When can farmers legally evict workers?

Issue date: 28 September 2007

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In terms of the Extension of Security of Tenure Act (Esta), no farmworker may be evicted without an order of the court. Esta protects anyone earning less than R5 000 a month who has permission, written or verbal, from the owner to live on a farm.

 In theory it applies whether they work there or not, but in practice permission is generally only given to workers and their dependants. Esta sets out the general rights of a farmworker, such as the right to receive visitors and to have a family life, which includes living with a spouse, children and parents. The rights of workers, including tenure, do not change when a farm is sold.

 Farmers may evict dismissed workers if employment was the only basis for allowing them to stay on the farm, but only if such dismissal is fair, according to procedures set out in the Labour Relations Act. Workers who believe their dismissal is unfair may approach the Commission for Conciliation, Mediation and Arbitration within 30 days.

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Workers who resign voluntarily can be evicted. If a farmer signed a lease agreement with a farmdweller in addition to an employment contract, dismissal or resignation is not enough cause for eviction. If someone has lived on a farm for over 10 years and is over 60, or unable to work because of illness or disability, that person is regarded as a long-term occupier and cannot be evicted.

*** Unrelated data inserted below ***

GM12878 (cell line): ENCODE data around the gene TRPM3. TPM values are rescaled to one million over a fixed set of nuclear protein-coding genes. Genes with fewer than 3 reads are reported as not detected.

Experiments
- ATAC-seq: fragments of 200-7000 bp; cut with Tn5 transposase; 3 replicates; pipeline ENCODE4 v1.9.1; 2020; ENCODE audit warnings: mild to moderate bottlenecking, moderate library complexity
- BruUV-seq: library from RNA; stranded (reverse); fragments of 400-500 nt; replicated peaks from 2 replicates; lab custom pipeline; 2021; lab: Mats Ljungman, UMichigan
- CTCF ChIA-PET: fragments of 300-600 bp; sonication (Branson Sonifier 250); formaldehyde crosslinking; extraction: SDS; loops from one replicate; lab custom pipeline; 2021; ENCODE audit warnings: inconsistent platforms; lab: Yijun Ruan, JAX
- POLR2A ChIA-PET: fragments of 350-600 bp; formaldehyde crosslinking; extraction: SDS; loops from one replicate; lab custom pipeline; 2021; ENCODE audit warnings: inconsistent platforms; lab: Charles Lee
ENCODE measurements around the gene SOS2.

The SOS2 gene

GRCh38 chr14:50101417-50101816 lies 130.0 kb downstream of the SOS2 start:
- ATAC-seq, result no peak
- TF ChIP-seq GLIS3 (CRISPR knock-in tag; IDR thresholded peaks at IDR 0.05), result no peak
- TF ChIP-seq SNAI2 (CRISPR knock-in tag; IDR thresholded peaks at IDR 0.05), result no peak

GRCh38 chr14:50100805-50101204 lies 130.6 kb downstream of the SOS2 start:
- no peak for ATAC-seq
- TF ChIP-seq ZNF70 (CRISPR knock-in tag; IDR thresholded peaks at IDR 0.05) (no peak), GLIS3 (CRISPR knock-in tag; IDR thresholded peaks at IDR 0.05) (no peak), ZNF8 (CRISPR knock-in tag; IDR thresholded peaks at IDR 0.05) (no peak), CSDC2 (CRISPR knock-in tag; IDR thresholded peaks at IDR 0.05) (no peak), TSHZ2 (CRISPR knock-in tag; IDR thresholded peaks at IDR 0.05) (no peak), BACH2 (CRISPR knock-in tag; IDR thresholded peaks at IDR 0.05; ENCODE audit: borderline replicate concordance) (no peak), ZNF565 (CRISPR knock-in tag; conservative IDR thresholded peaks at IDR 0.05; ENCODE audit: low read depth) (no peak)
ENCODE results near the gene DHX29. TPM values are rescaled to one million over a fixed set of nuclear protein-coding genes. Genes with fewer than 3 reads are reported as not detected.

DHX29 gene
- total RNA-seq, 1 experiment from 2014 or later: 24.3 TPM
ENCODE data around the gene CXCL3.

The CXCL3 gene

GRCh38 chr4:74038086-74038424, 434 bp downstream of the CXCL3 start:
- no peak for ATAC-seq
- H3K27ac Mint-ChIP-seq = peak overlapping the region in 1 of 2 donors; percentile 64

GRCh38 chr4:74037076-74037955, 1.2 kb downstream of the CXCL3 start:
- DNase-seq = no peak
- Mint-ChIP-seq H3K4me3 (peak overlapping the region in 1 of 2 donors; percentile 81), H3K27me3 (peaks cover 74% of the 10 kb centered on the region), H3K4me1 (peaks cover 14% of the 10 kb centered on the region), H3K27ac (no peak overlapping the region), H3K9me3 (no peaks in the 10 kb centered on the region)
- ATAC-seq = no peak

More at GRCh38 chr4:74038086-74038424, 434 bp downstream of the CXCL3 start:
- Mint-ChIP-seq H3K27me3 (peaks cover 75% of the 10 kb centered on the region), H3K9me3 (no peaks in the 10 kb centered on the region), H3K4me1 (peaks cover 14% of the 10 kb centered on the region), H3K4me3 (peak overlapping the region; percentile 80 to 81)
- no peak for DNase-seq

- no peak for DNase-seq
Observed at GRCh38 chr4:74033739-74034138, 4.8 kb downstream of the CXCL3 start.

However, the law makes provision for six cases when a long-term occupier may be evicted: if the occupant assaults another person, intentionally damages farm property, threatens other dwellers, helps land invaders, breaches a condition of residence (such as not allowing people to stay in their homes without the landowner’s permission), or causes an irreparable breach in their relationship with the farmer (such as assaulting him or her). These cases also apply to workers who are not long-term occupiers.

The law distinguishes between people living on the farm before and after the legislation came into effect. When granting an eviction order after 4 February 1997, a court must apply additional criteria. These include deciding whether the agreement on which the owner relies for eviction is fair, whether there is suitable alternative accommodation for the evicted worker, how the order will affect the constitutional rights of those evicted, and likely hardships to be suffered.

A district officer of the Department of Land Affairs must conduct field visits to source the information, and report to the court on findings that can influence its decision. But studies have shown in some cases up to six out of seven eviction orders are default judgments because workers were ignorant of their right to legal representation and were not present in court.